I’m pleased and proud to announce that a project on which I’ve been working for the past few months at the Los Angeles Police Museum has been completed and it opened to the public on Monday, March 19, 2012.

The project is an exhibit entitled ELIZABETH, and it is comprised of material used in the investigation of the most infamous unsolved homicide in Los Angeles’ history, the 1947 mutilation slaying of Elizabeth Short, The Black Dahlia.

LAPD Chief, Charlie Beck, gave the Los Angeles Police Museum unprecedented access to the files in the 65 year old Black Dahlia case; and from those files we selected artifacts that represent the depth and breadth of the investigation mounted by the LAPD six decades ago.

James Ellroy

The museum owes a debt to novelist James Ellroy, who has played a crucial role in getting previously unseen material in the Black Dahlia case to the public for this exhibit.

Being able to examine files kept by the detectives who originally investigated Elizabeth Short’s murder has been a phenomenal experience for me.  Everything I saw and read made an impression on me, but it was the scope of the initial investigation that stunned me.

We identified 329 individual officers who knocked on the doors of well over 10,000 separate addresses that were scrupulously recorded!  Failure to locate the crime scene and identify and apprehend the killer was never due to a lack of willingness on the part of the LAPD to allocate resources to the investigation. The manpower expended on the search for Short’s slayer was staggering.

View of a couple of the display cases for ELIZABETH

Among the items that we discovered in the files was an envelope filled with photographs of Elizabeth Short taken in Hollywood on a summer day in 1946, a few months before she was murdered. The photos were taken by a young man, a former soldier, she’d met while she was living in Long Beach.  Beth and the young man spent a day in Hollywood seeing the sites and taking pictures.

Earl Carroll Theatre

In one of the photos Beth is posed beneath the marquee of the Earl Carroll Theater which declared “The Most Beautiful Girls in the World”.  The young man was obviously smitten with Beth’s loveliness.  Not all of the photos taken of Beth that day in Hollywood are on display at the museum; however, what’s there is a representative sample of what we discovered.

The photos wouldn’t come to the attention of the police until 1951 when the man was busted for beating his wife. In his statement to LAPD detectives he said that he and a friend, who had also known Elizabeth Short in Long Beach, had considered coming forward immediately following the news of her murder, but they’d decided not to get involved. The man may have been guilty of spousal battery, but he was eliminated as a suspect in Short’s murder.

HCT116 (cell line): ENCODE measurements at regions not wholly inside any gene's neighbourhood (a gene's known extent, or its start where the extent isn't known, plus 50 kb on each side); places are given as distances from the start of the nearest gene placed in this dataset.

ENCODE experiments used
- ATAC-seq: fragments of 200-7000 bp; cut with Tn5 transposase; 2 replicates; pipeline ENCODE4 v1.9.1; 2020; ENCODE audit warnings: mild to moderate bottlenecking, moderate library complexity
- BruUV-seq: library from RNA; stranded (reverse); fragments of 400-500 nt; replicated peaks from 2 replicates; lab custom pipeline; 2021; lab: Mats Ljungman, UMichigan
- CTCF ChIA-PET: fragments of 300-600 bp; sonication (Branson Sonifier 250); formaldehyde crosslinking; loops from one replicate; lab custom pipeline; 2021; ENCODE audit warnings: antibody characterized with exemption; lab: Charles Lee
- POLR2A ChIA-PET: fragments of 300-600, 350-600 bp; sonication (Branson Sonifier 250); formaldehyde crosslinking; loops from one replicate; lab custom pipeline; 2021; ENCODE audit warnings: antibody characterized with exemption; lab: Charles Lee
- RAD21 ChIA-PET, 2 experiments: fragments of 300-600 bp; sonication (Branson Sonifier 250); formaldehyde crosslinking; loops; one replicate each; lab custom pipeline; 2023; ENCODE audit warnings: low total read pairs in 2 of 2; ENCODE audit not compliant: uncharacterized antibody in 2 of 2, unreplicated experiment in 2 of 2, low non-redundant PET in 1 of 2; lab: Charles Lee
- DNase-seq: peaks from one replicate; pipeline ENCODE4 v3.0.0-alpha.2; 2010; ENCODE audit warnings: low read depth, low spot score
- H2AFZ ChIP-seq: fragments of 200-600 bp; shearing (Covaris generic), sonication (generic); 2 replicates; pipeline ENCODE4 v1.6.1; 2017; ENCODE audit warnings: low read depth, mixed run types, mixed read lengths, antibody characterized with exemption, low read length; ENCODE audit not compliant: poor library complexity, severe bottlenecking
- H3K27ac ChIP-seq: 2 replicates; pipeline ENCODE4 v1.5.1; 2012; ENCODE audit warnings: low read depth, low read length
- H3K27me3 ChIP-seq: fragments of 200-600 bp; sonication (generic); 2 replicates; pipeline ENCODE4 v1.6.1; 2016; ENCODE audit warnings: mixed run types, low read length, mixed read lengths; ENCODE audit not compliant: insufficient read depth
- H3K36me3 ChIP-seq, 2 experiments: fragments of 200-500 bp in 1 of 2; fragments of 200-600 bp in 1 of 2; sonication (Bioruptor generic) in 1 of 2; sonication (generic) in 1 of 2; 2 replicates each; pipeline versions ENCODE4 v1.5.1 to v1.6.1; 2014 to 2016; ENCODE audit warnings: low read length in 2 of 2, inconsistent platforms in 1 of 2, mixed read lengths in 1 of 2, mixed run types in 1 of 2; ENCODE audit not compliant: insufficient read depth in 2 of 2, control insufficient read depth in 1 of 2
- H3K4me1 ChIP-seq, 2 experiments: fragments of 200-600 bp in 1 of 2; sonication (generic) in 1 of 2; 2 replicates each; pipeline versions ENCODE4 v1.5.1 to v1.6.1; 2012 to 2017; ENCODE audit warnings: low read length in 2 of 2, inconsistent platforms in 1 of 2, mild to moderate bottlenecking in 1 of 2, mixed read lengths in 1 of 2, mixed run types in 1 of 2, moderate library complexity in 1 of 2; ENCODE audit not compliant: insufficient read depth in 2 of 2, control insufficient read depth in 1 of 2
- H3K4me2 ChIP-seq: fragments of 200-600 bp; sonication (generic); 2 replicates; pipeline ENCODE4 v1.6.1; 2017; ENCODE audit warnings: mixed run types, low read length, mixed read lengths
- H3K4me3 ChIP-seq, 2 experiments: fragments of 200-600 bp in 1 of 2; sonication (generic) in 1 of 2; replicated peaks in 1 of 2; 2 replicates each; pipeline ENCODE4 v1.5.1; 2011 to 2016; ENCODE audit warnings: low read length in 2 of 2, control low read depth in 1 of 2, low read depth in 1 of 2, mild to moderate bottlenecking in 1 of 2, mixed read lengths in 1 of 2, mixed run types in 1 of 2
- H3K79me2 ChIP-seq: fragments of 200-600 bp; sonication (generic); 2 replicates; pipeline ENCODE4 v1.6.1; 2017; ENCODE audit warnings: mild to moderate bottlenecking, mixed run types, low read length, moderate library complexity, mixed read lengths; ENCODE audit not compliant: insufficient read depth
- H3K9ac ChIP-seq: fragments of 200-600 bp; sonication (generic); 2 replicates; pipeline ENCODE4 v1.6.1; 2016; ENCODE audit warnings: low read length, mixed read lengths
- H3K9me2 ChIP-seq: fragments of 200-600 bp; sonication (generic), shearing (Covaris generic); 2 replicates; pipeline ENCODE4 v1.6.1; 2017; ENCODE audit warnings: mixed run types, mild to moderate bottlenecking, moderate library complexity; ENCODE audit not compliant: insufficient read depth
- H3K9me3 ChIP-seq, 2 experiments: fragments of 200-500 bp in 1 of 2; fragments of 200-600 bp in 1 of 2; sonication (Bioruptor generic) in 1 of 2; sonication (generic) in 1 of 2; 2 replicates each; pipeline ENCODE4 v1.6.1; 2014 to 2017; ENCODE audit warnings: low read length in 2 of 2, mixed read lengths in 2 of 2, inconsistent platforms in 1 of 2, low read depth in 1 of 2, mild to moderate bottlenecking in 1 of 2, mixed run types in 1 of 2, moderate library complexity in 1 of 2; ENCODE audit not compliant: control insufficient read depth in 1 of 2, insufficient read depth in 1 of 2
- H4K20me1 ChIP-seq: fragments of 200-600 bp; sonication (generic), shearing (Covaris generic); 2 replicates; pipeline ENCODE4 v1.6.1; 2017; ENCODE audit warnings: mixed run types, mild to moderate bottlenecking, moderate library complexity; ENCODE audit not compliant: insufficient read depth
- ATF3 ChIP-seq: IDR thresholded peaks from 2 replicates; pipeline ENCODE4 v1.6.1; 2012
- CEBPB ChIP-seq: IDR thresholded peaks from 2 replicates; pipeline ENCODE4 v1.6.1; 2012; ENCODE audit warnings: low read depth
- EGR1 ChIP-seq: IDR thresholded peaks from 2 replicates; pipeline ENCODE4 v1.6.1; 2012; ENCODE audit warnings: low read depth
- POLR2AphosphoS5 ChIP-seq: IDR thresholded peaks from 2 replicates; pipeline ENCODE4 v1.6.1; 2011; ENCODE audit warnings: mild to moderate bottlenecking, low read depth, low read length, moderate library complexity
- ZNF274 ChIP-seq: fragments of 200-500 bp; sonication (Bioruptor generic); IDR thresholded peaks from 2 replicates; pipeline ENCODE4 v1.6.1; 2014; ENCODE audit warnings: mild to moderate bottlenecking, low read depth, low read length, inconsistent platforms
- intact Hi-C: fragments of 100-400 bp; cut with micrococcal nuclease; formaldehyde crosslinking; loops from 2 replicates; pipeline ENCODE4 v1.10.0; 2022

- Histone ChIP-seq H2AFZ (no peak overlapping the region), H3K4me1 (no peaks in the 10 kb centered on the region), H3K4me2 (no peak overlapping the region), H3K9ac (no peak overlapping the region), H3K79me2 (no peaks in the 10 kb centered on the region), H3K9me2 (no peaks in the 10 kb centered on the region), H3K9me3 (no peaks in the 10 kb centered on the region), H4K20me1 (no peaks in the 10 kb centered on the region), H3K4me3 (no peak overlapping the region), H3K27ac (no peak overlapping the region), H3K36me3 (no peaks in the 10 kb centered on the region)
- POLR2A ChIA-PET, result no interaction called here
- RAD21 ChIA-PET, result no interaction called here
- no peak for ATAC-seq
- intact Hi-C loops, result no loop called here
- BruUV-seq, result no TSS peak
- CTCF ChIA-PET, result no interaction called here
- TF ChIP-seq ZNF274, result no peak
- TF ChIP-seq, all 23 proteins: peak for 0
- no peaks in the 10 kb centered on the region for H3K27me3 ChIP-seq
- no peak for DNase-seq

Suspects & Confessors

And what, you may well ask, does the murder of the Black Dahlia have to do with vintage cosmetics ephemera?

As a tour guide for the Los Angeles based company ESOTOURIC, I have created a personality profile of Elizabeth Short based upon her make-up for THE REAL BLACK DAHLIA tour.

Yes indeed, when there is a way to combine my twin passions of historic Los Angeles crime with vintage cosmetics ephemera I’m all over it!

A few years ago I was rereading some of the original newspaper coverage of Short’s murder and I was intrigued by a comment made by one of her roommates, Linda Rohr.

Linda Rohr (seated), Marian Schmidt (standing)

Linda was one of the women with whom Beth Short shared an apartment on Cherokee near Hollywood Blvd.  Rohr, a worker in the “Rouge Room” at Max Factor in Hollywood, stated that she was fascinated by the way in which Beth Short applied her make-up.

Dita Von Teese

According to Rohr, “She had pretty blue eyes but sometimes I think she overdid with make-up an inch thick.” She went on to describe Elizabeth Short’s finished look as startling and almost geisha-like.

Rohr’s description of Beth Short’s make-up caused me to wonder exactly what Beth was trying to accomplish with her look.  During the post-war era women used make-up to enhance their natural beauty, not to alter it. Women such as actress Ingrid Bergman personified the ideal of natural beauty that was so popular at the time.

Beth Short lived decades too early for a Goth look, yet her reported penchant for make-up a shade or two lighter than her natural skin tone  would give her more in common with Morticia, or Dita Von Teese, than with her contemporaries.

In my eyes the fact that Linda Rohr worked at Max Factor imbued her observations on Beth’s make-up with a degree of professional credibility – this was a woman who was familiar with current trends in cosmetics and their application.

Max Factor testing make-up

As a result of Linda’s description, I concluded that Beth was using her make-up as a mask, a way in which to keep people at arm’s length.